The microsatellite mutator phenotype (MMP), detected as a change in the number of repeating units in hundreds of thousands of microsatellite sequences in the tumor cell genome, underlies the carcinogenesis of a variety of tumors including sporadic and hereditary nonpolyposis colon cancers. This enhanced microsatellite instability was discovered using arbitrarily primed polymerase chain reaction (AP-PCR) fingerprinting of DNA from colon cancers. In this study, we found an arbitrary primer that can amplify multiple DNA fragments containing repeated sequences, including the poly A tracts found in the Alu repeats of the human genome. The combined use of primer labeling with fluorescence and an automated DNA sequencing analysis of AP-PCR products (FAP-PCR) detected alterations in fingerprint bands in all DNA samples previously determined to belong to the MMP. Fluorescent AP-PCR fingerprinting using this single arbitrary primer provides a convenient and efficient method for detecting tumor specific fingerprint alterations that are usually undetectable by conventional fingerprinting.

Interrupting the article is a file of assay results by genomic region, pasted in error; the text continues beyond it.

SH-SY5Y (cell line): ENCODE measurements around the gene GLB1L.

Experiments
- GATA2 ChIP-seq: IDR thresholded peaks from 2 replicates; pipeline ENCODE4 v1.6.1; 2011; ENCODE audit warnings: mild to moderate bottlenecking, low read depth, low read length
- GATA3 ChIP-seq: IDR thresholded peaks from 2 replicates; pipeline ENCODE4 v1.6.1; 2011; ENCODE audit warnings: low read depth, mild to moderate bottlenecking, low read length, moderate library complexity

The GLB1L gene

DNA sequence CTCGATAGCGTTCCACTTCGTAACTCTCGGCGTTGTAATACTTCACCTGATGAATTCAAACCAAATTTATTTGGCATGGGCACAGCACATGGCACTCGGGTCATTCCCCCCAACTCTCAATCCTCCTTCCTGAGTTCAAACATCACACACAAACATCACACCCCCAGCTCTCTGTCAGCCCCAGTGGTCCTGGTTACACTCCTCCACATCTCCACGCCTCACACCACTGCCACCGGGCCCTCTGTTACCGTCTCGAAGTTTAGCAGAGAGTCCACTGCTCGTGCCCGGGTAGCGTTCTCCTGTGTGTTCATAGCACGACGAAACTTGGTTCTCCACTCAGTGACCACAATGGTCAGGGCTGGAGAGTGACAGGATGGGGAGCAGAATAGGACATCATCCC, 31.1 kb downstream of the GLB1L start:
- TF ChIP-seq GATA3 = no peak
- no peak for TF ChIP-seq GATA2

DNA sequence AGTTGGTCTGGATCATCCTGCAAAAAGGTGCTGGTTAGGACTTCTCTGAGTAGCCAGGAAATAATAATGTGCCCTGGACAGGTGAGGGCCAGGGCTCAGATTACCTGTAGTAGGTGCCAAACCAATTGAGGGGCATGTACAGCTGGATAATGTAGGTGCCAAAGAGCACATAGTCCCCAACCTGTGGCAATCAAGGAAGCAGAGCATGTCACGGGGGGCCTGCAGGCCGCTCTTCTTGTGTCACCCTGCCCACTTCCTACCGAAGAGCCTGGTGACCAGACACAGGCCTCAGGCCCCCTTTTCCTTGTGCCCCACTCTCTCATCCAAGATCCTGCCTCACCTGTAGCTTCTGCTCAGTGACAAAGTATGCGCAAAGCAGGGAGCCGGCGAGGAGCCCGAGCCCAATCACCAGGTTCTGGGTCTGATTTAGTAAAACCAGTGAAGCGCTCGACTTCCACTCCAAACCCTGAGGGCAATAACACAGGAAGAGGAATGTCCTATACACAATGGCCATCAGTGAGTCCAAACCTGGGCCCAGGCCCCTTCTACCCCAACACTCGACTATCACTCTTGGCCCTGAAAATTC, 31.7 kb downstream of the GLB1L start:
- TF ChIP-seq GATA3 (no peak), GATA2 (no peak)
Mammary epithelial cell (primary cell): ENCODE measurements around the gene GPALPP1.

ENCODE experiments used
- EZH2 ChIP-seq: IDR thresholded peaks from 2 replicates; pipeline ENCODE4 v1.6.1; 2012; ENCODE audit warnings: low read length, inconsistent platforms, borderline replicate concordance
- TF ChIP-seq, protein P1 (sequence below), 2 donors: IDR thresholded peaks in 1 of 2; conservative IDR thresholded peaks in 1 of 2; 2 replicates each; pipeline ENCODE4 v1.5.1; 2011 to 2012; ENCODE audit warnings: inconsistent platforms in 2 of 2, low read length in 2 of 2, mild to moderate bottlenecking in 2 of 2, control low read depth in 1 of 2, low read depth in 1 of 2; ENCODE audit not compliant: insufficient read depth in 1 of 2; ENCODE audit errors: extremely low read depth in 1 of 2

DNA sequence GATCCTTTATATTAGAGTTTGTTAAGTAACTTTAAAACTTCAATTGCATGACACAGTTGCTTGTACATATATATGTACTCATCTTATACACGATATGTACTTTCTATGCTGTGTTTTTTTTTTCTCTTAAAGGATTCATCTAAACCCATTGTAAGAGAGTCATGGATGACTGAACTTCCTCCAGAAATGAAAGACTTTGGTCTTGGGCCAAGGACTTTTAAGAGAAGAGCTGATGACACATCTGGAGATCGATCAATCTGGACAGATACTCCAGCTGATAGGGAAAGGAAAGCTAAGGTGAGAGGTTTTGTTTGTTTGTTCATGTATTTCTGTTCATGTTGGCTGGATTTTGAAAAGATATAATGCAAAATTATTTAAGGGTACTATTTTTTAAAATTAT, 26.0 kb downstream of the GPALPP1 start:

- FAP-PCR fingerprinting
- Microsatellite mutator phenotype
- Mutator mutations
- PCR with a fluorescently labeled primer
ASJC Scopus subject areas
- Molecular Biology
- Clinical Biochemistry